Tayshaun Prince, since entering the NBA in 2002, has been known as the league’s preeminent string bean; or at the very least the league’s best-contributing string bean, in the years he played before Shawn Bradley retired. Unlike a typical thin power forward or center, though, Prince’s Detroit Pistons teams never wanted him to add too much bulk, as they needed him to fly around the court and guard all comers on the perimeter.
Since becoming a Memphis Grizzly last winter, Prince has struggled – most notably in the 2013 postseason, when he shot just 35 percent from the floor while averaging just seven points in 30 minutes a game. That 15-game sample size wasn’t supposed to carry over into the 2013 exhibition season, but that glass half-full approach is getting harder and harder to work through while Pierce sits out game after game with an ongoing stomach bug.
Worse, one of the NBA’s slimmest players has lost a significant amount of weight due to the illness. From KentuckySports.com:
Former University of Kentucky standout Tayshaun Prince told the Commercial Appeal newspaper in Memphis this week that he's lost between 12 and 15 pounds because of a debilitating stomach ailment.
Prince, who played at Kentucky from 1998-2002, has missed the entire pre-season with the Memphis Grizzlies.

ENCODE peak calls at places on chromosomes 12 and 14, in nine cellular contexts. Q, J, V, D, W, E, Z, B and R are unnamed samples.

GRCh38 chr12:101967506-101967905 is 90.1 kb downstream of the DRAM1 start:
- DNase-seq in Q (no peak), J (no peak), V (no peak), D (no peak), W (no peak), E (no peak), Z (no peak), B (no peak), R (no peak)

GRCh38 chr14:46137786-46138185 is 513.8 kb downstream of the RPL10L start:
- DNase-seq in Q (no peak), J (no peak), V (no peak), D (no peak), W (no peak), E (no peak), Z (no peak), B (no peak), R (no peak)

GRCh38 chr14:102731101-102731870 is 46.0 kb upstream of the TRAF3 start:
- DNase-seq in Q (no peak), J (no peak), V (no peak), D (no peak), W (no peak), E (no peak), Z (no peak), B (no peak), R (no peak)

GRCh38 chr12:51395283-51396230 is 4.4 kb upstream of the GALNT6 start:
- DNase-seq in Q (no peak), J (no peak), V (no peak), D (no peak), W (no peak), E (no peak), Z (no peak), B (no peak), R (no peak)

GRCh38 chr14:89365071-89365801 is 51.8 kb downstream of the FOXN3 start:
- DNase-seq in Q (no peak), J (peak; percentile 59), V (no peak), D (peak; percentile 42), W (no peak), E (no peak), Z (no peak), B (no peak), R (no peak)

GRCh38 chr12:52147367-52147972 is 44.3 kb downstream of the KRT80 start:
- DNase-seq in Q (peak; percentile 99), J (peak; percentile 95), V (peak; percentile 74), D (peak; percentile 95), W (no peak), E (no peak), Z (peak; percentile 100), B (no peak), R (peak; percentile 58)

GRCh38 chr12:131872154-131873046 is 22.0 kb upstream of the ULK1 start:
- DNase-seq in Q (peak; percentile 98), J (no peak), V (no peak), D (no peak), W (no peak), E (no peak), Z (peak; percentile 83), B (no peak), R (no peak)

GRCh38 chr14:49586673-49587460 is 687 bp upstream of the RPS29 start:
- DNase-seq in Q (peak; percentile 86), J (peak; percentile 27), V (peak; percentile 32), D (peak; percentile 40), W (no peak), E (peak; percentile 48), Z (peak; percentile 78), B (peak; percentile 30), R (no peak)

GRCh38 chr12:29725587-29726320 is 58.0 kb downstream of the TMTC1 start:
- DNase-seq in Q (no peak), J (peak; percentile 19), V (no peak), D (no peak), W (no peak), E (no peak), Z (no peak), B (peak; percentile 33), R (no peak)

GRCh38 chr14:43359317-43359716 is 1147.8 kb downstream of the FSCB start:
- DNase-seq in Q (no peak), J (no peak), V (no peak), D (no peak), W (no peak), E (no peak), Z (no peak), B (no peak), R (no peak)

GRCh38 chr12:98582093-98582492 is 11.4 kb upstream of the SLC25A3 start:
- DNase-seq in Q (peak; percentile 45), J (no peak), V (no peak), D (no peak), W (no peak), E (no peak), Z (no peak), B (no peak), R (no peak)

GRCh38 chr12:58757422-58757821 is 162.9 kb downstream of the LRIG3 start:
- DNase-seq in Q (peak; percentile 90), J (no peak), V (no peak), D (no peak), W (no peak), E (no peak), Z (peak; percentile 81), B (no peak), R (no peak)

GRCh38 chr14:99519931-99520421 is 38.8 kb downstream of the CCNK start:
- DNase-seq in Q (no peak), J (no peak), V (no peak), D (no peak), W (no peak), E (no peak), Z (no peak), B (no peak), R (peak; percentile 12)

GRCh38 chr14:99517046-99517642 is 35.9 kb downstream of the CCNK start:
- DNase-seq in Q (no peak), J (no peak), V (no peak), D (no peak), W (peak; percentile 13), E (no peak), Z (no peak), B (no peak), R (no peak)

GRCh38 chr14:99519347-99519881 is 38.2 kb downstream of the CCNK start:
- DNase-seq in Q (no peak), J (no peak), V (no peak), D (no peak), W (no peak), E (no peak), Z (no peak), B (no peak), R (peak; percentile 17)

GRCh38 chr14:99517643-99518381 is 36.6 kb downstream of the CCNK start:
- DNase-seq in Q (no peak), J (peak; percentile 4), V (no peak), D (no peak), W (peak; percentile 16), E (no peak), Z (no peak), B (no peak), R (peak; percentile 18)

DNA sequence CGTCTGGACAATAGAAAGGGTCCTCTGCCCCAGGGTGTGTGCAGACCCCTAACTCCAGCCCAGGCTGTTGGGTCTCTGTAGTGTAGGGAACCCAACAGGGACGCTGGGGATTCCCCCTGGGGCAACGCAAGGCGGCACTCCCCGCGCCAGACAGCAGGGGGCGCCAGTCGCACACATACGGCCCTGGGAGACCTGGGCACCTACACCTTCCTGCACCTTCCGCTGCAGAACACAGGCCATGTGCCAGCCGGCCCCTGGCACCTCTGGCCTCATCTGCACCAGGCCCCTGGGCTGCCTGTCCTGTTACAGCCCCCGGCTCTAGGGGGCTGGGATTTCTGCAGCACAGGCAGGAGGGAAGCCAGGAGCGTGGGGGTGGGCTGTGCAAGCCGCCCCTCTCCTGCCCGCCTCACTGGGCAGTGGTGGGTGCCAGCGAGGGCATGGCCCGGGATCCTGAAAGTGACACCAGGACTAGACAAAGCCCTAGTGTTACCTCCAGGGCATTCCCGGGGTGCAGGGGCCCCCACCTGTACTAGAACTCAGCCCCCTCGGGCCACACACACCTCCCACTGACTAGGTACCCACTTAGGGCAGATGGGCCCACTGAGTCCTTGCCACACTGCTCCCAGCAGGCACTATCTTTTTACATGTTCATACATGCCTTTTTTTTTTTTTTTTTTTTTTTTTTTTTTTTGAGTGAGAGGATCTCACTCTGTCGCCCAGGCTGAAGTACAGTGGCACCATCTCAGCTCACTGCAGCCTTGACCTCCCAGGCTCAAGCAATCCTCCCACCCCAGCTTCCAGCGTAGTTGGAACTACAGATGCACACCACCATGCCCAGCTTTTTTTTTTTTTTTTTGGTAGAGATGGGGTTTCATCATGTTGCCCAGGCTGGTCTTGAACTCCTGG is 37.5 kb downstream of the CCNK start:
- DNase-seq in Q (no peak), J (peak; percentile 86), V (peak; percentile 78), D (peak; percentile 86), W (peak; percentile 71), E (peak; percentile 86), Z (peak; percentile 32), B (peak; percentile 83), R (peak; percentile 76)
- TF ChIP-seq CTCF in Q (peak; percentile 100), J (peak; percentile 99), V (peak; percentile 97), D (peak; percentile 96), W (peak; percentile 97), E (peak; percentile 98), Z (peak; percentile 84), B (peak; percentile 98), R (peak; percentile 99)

The 6-foot-9 sharpshooter, whose listed weight on the Grizzlies' official roster is 215 pounds, told the Commercial Appeal he’s feeling stale and weak and that he experienced abdominal pains that kept him from eating for most of the past week.
This isn’t to say that 6-9 small forwards can’t function at 200 pounds, but it’s certainly not ideal. The West is filled with lanky types, from Kevin Durant to Nic Batum to Kawhi Leonard, but if Prince isn’t used to working at that weight, his play could suffer.
Worst, NBA players just don’t put weight on during the regular season. Unless they’re excused from practices and games, no amount of caloric intake from the Cheesecake Factory can make up for the work put in during shootarounds, practices, and during games. To say nothing of personal weight training time. Prince (who has two years and nearly $15 million left on his contract) might be able to get back to 215, but it will be a struggle.
His replacement, Quincy Pondexter, hasn’t exactly struggled in Prince’s absence (8.2 points per game on 48 percent shooting in four games), but the Grizzlies are counting on him to provide depth for their (pardon the expression) thin team, not start for it.
Even Grizzlies brass appears to be as confused as we are as to Tay’s whereabouts and health. From Beale Street Bears:
I was at the game in Atlanta, right behind the Grizzlies bench. During halftime, [Grizzlies Vice President of Basketball Operations] John Hollinger was milling around and caught sight of my Fort Wayne Mad Ants T-shirt. He pointed and laughed and asked if Dwayne Ticknor had seen it and knew I was there. We chatted for a moment and, while I had him I asked: “What’s up with Tayshaun?”
He responded: “I don’t think he’s here.” while actually searching the empty halftime bench for him. He turned back into a brief staredown, and gave me a hands-in-the-pockets shrug and said: “There is no official word.” He said it twice.
Prince was spotted at the Grizzlies game on Tuesday, but there is no word on whether or not Tayshaun will be available for the Grizzlies’ season opener against San Antonio next Wednesday.
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